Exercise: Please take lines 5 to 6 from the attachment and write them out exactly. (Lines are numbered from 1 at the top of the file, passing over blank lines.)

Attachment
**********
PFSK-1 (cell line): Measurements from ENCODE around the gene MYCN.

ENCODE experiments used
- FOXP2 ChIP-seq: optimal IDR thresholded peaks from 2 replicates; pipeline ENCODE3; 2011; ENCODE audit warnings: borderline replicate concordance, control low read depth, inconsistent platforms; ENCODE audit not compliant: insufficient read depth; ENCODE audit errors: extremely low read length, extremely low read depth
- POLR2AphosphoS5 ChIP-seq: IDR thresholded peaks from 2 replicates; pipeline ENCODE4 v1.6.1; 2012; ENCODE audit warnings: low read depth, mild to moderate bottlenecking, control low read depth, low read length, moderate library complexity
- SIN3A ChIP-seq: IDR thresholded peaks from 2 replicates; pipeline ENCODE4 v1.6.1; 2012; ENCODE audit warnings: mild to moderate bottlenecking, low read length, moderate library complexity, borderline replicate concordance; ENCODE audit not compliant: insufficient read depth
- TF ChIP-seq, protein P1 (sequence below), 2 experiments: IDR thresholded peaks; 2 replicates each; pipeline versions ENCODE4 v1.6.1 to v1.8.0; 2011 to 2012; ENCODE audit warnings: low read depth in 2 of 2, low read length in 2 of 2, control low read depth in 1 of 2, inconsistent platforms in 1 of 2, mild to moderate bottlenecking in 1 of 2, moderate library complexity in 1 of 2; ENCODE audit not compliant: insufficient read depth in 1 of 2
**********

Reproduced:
- SIN3A ChIP-seq: IDR thresholded peaks from 2 replicates; pipeline ENCODE4 v1.6.1; 2012; ENCODE audit warnings: mild to moderate bottlenecking, low read length, moderate library complexity, borderline replicate concordance; ENCODE audit not compliant: insufficient read depth
- TF ChIP-seq, protein P1 (sequence below), 2 experiments: IDR thresholded peaks; 2 replicates each; pipeline versions ENCODE4 v1.6.1 to v1.8.0; 2011 to 2012; ENCODE audit warnings: low read depth in 2 of 2, low read length in 2 of 2, control low read depth in 1 of 2, inconsistent platforms in 1 of 2, mild to moderate bottlenecking in 1 of 2, moderate library complexity in 1 of 2; ENCODE audit not compliant: insufficient read depth in 1 of 2